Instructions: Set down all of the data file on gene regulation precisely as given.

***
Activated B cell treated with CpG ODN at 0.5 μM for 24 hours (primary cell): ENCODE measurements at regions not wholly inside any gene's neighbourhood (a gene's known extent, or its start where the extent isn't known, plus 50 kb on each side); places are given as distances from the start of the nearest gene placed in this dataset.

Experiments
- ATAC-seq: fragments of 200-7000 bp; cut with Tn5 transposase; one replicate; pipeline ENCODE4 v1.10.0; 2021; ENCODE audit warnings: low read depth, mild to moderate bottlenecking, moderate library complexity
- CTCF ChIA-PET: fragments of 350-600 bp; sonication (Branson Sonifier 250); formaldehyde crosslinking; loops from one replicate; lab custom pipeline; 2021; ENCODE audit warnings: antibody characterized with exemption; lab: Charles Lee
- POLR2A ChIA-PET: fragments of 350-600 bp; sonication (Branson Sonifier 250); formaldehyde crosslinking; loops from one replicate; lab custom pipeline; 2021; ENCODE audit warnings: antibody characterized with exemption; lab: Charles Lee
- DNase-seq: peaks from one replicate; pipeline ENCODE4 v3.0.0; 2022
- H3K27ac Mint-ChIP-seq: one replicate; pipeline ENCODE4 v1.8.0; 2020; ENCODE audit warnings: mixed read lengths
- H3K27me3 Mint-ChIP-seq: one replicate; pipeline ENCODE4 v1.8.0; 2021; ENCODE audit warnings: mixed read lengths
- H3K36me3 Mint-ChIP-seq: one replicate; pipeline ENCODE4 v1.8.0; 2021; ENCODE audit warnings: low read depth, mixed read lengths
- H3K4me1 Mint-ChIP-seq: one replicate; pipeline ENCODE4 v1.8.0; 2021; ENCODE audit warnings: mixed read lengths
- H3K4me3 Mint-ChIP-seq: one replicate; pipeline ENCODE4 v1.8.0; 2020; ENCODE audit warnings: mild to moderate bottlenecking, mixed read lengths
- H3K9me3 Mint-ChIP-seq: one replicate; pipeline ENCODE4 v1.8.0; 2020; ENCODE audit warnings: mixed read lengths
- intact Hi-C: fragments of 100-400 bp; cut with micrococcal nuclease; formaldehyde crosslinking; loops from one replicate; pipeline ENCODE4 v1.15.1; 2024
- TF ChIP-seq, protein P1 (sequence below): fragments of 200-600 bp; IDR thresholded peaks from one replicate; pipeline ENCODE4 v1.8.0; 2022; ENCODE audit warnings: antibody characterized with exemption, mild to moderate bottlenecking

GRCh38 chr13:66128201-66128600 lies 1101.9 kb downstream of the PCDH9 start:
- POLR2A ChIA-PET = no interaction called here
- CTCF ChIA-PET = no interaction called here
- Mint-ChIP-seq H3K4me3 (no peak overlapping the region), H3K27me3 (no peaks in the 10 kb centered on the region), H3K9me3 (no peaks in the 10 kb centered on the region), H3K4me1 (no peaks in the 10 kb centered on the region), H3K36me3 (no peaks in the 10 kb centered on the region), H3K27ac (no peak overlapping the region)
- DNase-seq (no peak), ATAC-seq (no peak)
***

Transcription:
Activated B cell treated with CpG ODN at 0.5 μM for 24 hours (primary cell): ENCODE measurements at regions not wholly inside any gene's neighbourhood (a gene's known extent, or its start where the extent isn't known, plus 50 kb on each side); places are given as distances from the start of the nearest gene placed in this dataset.

Experiments
- ATAC-seq: fragments of 200-7000 bp; cut with Tn5 transposase; one replicate; pipeline ENCODE4 v1.10.0; 2021; ENCODE audit warnings: low read depth, mild to moderate bottlenecking, moderate library complexity
- CTCF ChIA-PET: fragments of 350-600 bp; sonication (Branson Sonifier 250); formaldehyde crosslinking; loops from one replicate; lab custom pipeline; 2021; ENCODE audit warnings: antibody characterized with exemption; lab: Charles Lee
- POLR2A ChIA-PET: fragments of 350-600 bp; sonication (Branson Sonifier 250); formaldehyde crosslinking; loops from one replicate; lab custom pipeline; 2021; ENCODE audit warnings: antibody characterized with exemption; lab: Charles Lee
- DNase-seq: peaks from one replicate; pipeline ENCODE4 v3.0.0; 2022
- H3K27ac Mint-ChIP-seq: one replicate; pipeline ENCODE4 v1.8.0; 2020; ENCODE audit warnings: mixed read lengths
- H3K27me3 Mint-ChIP-seq: one replicate; pipeline ENCODE4 v1.8.0; 2021; ENCODE audit warnings: mixed read lengths
- H3K36me3 Mint-ChIP-seq: one replicate; pipeline ENCODE4 v1.8.0; 2021; ENCODE audit warnings: low read depth, mixed read lengths
- H3K4me1 Mint-ChIP-seq: one replicate; pipeline ENCODE4 v1.8.0; 2021; ENCODE audit warnings: mixed read lengths
- H3K4me3 Mint-ChIP-seq: one replicate; pipeline ENCODE4 v1.8.0; 2020; ENCODE audit warnings: mild to moderate bottlenecking, mixed read lengths
- H3K9me3 Mint-ChIP-seq: one replicate; pipeline ENCODE4 v1.8.0; 2020; ENCODE audit warnings: mixed read lengths
- intact Hi-C: fragments of 100-400 bp; cut with micrococcal nuclease; formaldehyde crosslinking; loops from one replicate; pipeline ENCODE4 v1.15.1; 2024
- TF ChIP-seq, protein P1 (sequence below): fragments of 200-600 bp; IDR thresholded peaks from one replicate; pipeline ENCODE4 v1.8.0; 2022; ENCODE audit warnings: antibody characterized with exemption, mild to moderate bottlenecking

GRCh38 chr13:66128201-66128600 lies 1101.9 kb downstream of the PCDH9 start:
- POLR2A ChIA-PET = no interaction called here
- CTCF ChIA-PET = no interaction called here
- Mint-ChIP-seq H3K4me3 (no peak overlapping the region), H3K27me3 (no peaks in the 10 kb centered on the region), H3K9me3 (no peaks in the 10 kb centered on the region), H3K4me1 (no peaks in the 10 kb centered on the region), H3K36me3 (no peaks in the 10 kb centered on the region), H3K27ac (no peak overlapping the region)
- DNase-seq (no peak), ATAC-seq (no peak)